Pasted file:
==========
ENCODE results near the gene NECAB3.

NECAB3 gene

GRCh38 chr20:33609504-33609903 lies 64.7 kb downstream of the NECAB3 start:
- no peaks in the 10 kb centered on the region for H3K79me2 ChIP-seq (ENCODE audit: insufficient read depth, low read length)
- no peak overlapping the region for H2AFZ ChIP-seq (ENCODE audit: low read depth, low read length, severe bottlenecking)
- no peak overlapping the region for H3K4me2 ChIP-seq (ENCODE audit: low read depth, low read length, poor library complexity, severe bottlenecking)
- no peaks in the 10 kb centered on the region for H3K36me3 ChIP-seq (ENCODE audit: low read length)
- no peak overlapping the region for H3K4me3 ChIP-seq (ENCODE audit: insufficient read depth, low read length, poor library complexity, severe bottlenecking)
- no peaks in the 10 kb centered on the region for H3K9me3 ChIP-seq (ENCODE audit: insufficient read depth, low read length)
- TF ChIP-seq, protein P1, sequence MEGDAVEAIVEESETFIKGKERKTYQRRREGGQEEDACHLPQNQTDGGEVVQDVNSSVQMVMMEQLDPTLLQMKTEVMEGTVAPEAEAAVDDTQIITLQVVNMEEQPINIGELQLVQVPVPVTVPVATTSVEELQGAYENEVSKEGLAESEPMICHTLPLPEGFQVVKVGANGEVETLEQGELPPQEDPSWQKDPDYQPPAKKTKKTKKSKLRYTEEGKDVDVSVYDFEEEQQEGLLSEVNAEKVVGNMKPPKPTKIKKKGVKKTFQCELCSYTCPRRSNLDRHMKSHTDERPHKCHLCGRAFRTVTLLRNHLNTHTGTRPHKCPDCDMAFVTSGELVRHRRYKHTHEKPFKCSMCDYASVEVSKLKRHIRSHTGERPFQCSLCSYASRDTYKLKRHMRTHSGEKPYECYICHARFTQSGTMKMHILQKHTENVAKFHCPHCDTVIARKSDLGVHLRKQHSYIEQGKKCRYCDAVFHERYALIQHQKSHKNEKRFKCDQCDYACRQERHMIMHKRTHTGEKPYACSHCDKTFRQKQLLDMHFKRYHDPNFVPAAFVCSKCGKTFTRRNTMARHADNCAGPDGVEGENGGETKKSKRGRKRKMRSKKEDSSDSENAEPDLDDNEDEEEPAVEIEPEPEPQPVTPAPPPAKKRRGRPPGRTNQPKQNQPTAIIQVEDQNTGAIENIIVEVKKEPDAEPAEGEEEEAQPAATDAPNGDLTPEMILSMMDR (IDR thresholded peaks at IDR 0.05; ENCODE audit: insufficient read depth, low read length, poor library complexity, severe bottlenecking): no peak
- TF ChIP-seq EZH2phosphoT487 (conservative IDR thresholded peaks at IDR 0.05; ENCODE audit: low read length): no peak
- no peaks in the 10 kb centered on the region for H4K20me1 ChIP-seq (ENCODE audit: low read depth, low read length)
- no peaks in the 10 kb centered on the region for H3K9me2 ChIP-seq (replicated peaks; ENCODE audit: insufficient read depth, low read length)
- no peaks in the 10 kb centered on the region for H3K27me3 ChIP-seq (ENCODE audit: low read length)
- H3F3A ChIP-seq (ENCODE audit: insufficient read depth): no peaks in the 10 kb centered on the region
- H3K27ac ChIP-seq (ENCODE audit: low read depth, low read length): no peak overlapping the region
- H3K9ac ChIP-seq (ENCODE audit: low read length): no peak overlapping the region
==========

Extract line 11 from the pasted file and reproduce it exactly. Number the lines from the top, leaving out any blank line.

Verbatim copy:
- TF ChIP-seq EZH2phosphoT487 (conservative IDR thresholded peaks at IDR 0.05; ENCODE audit: low read length): no peak